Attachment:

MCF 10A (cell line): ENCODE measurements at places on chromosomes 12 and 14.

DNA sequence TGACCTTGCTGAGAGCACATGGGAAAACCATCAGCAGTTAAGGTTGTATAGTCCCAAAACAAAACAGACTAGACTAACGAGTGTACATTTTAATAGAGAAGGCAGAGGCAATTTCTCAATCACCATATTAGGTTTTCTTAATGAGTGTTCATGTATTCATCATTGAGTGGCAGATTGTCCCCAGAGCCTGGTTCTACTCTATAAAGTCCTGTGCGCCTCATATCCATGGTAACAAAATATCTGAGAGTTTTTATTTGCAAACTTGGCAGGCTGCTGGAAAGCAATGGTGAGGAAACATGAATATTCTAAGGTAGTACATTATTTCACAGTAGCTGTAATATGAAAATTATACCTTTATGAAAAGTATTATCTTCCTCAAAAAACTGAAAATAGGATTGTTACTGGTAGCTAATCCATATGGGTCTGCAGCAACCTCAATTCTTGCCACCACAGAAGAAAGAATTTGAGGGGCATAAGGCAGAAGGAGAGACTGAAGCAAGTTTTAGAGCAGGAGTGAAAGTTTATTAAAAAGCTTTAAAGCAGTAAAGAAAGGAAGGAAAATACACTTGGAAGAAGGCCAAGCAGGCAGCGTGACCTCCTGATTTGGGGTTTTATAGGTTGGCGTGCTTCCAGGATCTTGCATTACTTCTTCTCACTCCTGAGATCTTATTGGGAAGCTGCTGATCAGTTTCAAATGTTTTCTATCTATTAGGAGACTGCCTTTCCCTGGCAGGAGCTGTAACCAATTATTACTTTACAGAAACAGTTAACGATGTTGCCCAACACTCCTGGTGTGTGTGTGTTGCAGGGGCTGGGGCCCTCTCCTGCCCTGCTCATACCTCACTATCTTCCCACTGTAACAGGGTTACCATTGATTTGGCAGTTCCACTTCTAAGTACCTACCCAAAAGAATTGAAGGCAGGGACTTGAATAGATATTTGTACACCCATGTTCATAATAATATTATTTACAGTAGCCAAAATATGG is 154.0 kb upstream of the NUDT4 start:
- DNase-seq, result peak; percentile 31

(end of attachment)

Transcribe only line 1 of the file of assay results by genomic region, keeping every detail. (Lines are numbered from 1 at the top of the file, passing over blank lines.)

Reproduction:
MCF 10A (cell line): ENCODE measurements at places on chromosomes 12 and 14.